Another Tea Tip=)

 We went to visit my husband’s uncle for the weekend, was a bit nervous since I’ve never met his uncle’s family. The last time when my husband saw them was like ten years ago, no wonder he couldn’t recognize none of his cousins when they hug us at the front door. We were invited for a short conversation with the whole family. Tea, of course is a very important part in Chinese Culture when chatting with the guests. As a new member to my husband’s family, especially for the very first time meeting a senior or an elder, pouring tea for him or her is considered as a symbol of respect. I was a bit embarrassed when I everyone was watching me poured tea in cups. I was told that it would be rude if pour tea in a full cup, so I stopped by the 3/4 from the edge. I have to say that Tea in Chinese Culture is a very attentive subject. Especially when having tea with elders, I have to pour tea for them whenever their cup becomes almost empty. I can imagine is a tough job for someone new to the culture…but when you get used to it, it will become fairly easy. =)

This entry was posted on Monday, March 15th, 2010 at 12:58 am and is filed under Culture. You can follow any responses to this entry through the RSS 2.0 feed. You can leave a response, or trackback from your own site.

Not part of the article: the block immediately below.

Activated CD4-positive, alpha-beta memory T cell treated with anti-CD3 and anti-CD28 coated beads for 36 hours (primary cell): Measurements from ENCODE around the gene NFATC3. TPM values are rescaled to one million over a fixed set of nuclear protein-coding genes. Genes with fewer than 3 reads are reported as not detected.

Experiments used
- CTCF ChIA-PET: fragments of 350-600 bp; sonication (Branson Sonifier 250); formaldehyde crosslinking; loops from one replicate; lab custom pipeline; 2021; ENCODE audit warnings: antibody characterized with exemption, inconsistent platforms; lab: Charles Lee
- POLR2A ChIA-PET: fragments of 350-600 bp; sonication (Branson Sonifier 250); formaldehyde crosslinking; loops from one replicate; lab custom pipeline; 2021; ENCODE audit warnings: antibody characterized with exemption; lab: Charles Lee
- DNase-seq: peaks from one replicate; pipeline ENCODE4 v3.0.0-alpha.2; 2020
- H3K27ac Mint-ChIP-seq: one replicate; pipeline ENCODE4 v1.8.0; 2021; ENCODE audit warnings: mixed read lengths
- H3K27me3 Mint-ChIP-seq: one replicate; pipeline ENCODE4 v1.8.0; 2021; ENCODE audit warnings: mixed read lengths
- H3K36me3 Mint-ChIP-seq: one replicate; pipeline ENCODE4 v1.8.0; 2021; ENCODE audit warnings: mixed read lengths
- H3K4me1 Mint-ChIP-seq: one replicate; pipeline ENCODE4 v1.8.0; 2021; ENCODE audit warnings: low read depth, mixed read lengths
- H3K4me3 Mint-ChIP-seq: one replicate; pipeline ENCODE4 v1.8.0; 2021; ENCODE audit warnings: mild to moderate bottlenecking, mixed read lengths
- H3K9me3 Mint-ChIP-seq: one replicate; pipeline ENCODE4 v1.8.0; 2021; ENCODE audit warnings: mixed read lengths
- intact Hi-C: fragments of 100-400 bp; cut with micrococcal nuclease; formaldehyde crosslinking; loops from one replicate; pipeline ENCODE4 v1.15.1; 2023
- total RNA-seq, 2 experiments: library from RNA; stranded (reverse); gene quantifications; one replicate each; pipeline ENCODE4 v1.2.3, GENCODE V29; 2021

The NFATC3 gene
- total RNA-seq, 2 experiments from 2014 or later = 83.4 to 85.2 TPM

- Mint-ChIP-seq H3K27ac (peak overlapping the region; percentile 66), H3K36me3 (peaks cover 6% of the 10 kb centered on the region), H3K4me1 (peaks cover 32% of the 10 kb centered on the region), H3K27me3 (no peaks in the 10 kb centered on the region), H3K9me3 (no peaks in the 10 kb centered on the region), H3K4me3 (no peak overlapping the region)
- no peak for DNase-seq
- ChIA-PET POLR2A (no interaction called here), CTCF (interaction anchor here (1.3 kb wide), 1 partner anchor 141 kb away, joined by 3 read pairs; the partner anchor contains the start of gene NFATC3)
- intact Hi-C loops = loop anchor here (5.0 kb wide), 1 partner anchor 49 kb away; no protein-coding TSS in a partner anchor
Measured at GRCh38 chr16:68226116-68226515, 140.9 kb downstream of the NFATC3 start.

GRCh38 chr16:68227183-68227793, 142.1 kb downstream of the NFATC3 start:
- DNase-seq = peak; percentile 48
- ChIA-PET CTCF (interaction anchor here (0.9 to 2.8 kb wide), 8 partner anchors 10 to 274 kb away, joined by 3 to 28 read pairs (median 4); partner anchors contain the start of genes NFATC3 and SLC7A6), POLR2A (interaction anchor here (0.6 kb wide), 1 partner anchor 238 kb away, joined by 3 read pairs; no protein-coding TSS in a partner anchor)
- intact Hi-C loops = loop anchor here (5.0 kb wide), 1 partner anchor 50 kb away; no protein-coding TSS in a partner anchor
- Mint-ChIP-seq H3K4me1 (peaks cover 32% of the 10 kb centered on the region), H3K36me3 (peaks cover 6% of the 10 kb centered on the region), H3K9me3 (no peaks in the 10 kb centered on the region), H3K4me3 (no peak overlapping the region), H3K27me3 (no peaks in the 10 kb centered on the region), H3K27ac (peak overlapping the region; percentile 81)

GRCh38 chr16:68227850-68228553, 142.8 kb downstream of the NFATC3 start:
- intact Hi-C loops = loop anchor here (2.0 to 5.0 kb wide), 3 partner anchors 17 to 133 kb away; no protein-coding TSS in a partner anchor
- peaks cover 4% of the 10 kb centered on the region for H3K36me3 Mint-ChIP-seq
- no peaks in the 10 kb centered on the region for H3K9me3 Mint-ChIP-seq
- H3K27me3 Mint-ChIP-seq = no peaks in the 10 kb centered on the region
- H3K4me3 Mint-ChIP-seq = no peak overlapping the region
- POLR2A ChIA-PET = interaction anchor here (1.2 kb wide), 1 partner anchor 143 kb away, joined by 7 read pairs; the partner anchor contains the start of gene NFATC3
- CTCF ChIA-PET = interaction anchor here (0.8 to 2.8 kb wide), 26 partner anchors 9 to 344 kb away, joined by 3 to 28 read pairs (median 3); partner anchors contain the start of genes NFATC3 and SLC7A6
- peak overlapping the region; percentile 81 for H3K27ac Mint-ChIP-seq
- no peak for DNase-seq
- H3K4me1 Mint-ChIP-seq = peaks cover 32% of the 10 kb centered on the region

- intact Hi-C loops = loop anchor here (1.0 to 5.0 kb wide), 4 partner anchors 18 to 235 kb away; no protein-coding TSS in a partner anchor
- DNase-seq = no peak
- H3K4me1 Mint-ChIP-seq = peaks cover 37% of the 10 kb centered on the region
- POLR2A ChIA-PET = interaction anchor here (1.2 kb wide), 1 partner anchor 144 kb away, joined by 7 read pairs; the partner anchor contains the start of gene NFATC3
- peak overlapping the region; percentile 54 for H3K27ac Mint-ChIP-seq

4 Responses to “Another Tea Tip=)”

  1. Tracy says:

    I agree. I got to know that from people around me, too :-) Cantonese traditions are part of the Chinese culture – since China covers an extremely large geographic area, there are various regional customs and traditions. It’s always fun to know!

  2. Si Si says:

    Well, at least I see ppl around me r doing this knocking thing frequently…and I did learn this from an elder…@@

  3. Tracy says:

    Isn’t the bend-your-fingers-and-knock-at-the-table thing a Cantonese tradition? I see people do that at Dim Sum restaurants sometimes. Correct me if I am wrong.

  4. Hui says:

    Hmm…heard someone mentioned about “knocking the table with three of your fingers three times” before, but never saw anyone did this. The only thing I did was pouring tea for the elders. I guess most of young generation don’t know about those “hidden rules”. Good to know. Thanks!

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